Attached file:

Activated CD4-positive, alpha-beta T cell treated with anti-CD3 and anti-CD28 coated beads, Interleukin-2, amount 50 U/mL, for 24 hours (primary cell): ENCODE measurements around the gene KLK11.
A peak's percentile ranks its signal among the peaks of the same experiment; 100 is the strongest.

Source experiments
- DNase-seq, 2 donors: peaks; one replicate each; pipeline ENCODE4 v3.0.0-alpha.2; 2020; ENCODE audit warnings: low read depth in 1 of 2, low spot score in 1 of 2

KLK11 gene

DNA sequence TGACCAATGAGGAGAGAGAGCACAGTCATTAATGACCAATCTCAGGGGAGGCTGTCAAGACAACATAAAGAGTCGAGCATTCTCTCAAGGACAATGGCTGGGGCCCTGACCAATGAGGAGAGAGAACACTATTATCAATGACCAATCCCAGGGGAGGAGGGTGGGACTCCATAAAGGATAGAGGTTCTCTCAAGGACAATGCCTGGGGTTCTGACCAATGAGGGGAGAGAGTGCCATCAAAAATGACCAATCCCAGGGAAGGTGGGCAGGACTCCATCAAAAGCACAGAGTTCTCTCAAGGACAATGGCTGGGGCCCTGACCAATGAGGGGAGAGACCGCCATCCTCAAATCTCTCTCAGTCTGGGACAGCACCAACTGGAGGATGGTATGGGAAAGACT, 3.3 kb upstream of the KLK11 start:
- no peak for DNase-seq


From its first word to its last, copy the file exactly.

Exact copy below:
Activated CD4-positive, alpha-beta T cell treated with anti-CD3 and anti-CD28 coated beads, Interleukin-2, amount 50 U/mL, for 24 hours (primary cell): ENCODE measurements around the gene KLK11.
A peak's percentile ranks its signal among the peaks of the same experiment; 100 is the strongest.

Source experiments
- DNase-seq, 2 donors: peaks; one replicate each; pipeline ENCODE4 v3.0.0-alpha.2; 2020; ENCODE audit warnings: low read depth in 1 of 2, low spot score in 1 of 2

KLK11 gene

DNA sequence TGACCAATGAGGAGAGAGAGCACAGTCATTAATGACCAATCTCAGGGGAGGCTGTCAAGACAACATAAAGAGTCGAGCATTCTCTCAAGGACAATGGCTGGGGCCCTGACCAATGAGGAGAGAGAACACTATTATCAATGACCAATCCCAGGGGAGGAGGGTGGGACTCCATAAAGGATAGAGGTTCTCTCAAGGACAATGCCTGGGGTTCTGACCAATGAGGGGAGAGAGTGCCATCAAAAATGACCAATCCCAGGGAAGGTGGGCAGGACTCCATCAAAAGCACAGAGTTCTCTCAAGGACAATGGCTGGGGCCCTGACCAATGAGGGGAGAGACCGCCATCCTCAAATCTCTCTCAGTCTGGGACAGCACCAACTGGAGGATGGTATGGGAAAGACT, 3.3 kb upstream of the KLK11 start:
- no peak for DNase-seq